Make sure festive gifts are covered
Expensive gadgets may need more insurance, says Chiara Cavaglieri
Sunday 23 December 2012
If your home is going to be full of the latest gadgets this Christmas, whether it's an e-book reader, an all-singing tablet, or a snazzy smartphone, make sure you are protected. The festive period is a lucrative one for thieves: last December there were 23,000 burglaries, leading to claims totalling £35m, according to the Association of British Insurers.
"A pre-Christmas explosion of e-readers and tablets, such as the Amazon Kindle Fire HD, the iPad mini and the Google Nexus 7, as well as a glut of top-of-the-range smartphones, means that even more of us will be carrying around hi-tech gadgets worth hundreds of pounds come January," says Stephen Ebbett, the director of Protect Your Bubble.
With Christmas so close, now is the time to review your home insurance policy and ensure you're fully covered. Many insurers will automatically increase cover over the festive period, but this will vary by provider, so if you don't know, ask. Aviva, for example, tops up cover by an extra £3,000, while the Post Office offers a 10 per cent increase in contents cover during December 2012, as does Lloyds, subject to a maximum £3,000.
"If this isn't included then you should contact your insurer and inform them of the increase in valuable items in your home. It's also essential that any exceptionally expensive items, such as a piece of jewellery, are covered individually," Michael Ossei, a personal finance expert at uSwitch.com.
Even if you do have a temporary boost in cover find out how long this period lasts and then speak to your provider as soon as possible after Christmas to update the value of your household contents.
Home insurance premiums are based on the level of cover and the value of your contents, but if you're undercovered insurers will only pay out a percentage of the actual value if you make a claim.
Several providers and comparison sites have helpful online contents calculators to help you estimate the value accurately. Check the small print of your policy carefully. You need to know what could prevent you from making a claim. For example, you could have a claim turned down if you don't take steps to make your property secure.
Any temporary Christmas boost to cover is only applicable to items at home, so before you take your new gadget outside ensure you have additional protection. A standard contents insurance policy with accidental damage will only cover items at home, so you need "away-from-home cover" or "personal possessions cover" to protect items elsewhere. This should only add around £35 to your annual premium, however, you do need to check a few things. First of all, if you have any new valuables worth over £1,000 you will usually need to inform your insurer so they can list this individually on your policy.
Check whether you have a new-for-old policy, under which your items are replaced, or repaired as new, or a wear-and-tear policy, which will still pay out to replace or repair your items but with a reduction for depreciation. There is usually an excess to pay with both, the amount you pay towards each claim, which can be hundreds of pounds.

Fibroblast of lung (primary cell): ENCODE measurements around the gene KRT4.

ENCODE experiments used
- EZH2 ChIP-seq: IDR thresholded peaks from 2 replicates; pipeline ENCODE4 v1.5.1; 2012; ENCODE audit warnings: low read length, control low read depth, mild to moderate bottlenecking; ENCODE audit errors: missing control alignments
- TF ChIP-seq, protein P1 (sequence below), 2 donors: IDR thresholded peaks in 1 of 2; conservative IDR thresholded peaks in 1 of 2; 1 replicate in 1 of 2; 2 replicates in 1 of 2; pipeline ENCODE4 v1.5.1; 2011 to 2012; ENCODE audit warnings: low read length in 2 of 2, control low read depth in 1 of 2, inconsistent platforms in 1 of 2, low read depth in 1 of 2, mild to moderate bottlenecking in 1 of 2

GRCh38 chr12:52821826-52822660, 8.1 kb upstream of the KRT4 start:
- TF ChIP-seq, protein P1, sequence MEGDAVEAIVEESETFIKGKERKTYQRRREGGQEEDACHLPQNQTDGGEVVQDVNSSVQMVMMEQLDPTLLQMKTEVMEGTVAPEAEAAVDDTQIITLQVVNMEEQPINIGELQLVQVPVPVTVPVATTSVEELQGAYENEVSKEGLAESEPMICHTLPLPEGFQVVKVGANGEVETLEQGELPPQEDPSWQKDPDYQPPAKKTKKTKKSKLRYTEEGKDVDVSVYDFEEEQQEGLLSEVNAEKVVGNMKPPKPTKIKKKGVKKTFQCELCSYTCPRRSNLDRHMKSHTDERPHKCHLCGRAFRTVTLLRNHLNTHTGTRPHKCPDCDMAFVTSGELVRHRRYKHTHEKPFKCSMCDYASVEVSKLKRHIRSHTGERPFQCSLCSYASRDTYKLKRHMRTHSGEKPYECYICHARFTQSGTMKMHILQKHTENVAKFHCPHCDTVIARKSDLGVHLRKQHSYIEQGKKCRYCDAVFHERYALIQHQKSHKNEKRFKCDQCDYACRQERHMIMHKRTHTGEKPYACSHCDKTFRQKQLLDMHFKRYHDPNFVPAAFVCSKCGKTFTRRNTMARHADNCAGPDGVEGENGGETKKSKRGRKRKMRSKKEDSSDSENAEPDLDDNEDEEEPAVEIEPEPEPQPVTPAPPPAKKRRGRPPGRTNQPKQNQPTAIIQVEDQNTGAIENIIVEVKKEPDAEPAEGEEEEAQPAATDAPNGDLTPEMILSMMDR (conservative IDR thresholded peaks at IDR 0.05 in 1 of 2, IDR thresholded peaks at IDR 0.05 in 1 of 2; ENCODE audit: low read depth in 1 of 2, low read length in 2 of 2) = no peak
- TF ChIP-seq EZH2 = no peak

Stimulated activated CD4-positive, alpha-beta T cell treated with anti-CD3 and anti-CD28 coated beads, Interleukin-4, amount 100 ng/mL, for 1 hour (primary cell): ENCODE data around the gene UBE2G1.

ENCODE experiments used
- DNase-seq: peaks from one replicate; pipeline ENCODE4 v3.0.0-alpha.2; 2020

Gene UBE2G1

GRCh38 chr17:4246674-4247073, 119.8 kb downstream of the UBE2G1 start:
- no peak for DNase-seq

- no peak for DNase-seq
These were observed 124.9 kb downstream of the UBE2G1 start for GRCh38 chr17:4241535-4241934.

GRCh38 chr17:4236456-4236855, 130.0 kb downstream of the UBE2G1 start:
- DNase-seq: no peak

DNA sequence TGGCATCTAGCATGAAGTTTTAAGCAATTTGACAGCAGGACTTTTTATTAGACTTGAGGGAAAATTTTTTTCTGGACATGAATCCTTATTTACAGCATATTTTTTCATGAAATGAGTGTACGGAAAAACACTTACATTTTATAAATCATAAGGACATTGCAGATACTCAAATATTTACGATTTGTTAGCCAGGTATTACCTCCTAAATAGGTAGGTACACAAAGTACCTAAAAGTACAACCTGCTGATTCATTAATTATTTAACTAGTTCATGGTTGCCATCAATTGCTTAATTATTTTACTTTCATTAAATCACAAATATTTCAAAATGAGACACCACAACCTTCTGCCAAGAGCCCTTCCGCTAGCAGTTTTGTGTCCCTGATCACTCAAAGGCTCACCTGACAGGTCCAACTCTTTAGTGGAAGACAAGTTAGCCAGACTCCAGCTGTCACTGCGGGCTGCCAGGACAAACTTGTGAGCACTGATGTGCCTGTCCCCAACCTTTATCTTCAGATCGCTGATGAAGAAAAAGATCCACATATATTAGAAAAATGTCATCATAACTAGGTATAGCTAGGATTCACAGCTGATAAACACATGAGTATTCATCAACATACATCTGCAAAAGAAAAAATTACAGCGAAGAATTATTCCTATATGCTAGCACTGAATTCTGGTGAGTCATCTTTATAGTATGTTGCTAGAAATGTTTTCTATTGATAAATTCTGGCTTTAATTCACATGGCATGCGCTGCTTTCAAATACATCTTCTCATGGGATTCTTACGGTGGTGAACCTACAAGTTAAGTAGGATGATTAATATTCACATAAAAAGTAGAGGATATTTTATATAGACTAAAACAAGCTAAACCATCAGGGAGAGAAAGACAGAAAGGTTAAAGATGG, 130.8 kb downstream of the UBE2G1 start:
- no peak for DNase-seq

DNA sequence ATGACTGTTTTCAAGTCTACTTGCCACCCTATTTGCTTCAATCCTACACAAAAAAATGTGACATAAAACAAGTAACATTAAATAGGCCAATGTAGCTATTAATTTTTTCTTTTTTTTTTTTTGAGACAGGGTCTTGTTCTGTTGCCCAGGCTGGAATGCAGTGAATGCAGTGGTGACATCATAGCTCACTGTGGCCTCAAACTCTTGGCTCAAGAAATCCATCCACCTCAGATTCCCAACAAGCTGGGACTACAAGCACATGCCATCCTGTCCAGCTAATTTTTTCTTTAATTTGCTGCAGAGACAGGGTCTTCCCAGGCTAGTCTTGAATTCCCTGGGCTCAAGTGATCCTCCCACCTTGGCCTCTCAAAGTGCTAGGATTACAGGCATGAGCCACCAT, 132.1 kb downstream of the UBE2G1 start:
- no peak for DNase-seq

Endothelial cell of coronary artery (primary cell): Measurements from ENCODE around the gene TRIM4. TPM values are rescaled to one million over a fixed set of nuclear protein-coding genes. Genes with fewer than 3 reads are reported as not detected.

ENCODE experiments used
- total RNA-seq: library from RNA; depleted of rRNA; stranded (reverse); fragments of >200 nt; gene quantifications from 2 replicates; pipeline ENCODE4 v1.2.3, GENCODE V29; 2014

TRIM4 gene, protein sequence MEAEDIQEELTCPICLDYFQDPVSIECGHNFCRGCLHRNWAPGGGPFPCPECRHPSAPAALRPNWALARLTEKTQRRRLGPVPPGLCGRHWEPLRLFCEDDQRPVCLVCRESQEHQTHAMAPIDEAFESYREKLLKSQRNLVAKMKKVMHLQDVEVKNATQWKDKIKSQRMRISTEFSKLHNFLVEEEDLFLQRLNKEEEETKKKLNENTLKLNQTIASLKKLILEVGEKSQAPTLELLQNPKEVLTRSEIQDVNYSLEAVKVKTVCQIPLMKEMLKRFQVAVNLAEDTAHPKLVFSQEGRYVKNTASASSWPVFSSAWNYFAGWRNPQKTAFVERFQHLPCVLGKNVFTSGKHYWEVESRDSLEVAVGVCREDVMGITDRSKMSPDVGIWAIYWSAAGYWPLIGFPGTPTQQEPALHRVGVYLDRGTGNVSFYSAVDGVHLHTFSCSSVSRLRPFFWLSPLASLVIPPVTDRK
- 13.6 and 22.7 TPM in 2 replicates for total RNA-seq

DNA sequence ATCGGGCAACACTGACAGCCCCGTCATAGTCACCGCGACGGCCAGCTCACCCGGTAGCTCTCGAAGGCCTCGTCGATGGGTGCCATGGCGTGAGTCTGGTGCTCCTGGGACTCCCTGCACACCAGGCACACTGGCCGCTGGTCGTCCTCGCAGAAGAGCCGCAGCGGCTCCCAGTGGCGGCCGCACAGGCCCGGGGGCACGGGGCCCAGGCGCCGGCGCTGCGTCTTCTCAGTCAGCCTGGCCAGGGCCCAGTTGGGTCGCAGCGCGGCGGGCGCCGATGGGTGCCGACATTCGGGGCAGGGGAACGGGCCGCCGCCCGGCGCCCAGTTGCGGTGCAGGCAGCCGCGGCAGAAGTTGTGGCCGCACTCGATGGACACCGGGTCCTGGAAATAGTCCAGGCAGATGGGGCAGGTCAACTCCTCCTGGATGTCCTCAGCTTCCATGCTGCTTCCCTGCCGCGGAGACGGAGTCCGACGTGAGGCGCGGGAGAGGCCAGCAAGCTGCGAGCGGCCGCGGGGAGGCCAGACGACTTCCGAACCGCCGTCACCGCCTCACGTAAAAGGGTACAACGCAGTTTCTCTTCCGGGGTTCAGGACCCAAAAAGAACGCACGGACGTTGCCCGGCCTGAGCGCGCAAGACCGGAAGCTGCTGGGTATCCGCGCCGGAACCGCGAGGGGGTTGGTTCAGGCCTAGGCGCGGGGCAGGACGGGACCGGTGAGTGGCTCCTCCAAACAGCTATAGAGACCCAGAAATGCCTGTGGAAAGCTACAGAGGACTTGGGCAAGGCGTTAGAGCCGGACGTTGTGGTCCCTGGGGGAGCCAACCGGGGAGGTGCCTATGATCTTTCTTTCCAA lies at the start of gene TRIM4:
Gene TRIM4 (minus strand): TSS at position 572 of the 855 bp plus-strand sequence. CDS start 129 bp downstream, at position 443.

You also need to consider the potential impact of losing your no-claims bonus as portable items such as gadgets are more likely to be stolen or damaged, and if you make a claim, you could see your premium shoot up. If you're potentially paying a high excess and losing a generous discount, it may not be an effective way to insure specific items. You can insure items with standalone gadget insurance, which can be fairly cheap.
Insurance2go offers policies for tablets from £2.99 a month which covers theft, accidental damage, water damage, fire damage at home and abroad. The excess payable is £50 for accidental damage and £75 for theft and loss. With Protect Your Bubble you pay from £2.19 for e-readers and tablets (excess of £25, or £50 for iPads).
"Make sure your gadget insurance protects you worldwide against theft, accidental damage, liquid damage and mechanical breakdown outside the manufacturer's warranty," says Mr Ebbett. "To protect data – including e-books, music, photos and other files – back it up. Data back-up options range from online, cloud-based storage services, to USB drives or external hard drives."
Before paying out, however, check you aren't already protected. With smartphones you may be already paying for cover. For example, the Co-operative's Privilege account has perks including mobile insurance.
Protect your presents
Social media If you are going away this Christmas, don't advertise this to burglars on Facebook, Twitter or any other social media site.
Locks Double-check that all doors, windows, sheds and garages are locked securely before you leave the house for a Christmas or New Year's Eve party.
Keys Keep spare keys out of sight to prevent burglar's using a hook and wire through your letter box.
Hide gifts Put Christmas presents out of sight, preferably in an attic or loft, instead of under the tree where they are an easy target for burglars.
Rubbish bins Don't leave packaging for your shiny new TV by the rubbish bins - it will only highlight that you something worth stealing.
Photos Take photos and keep serial numbers and receipts of expensive items, putting these safely away as proof of purchase to insurers.
Based on £30,000 contents cover, no children
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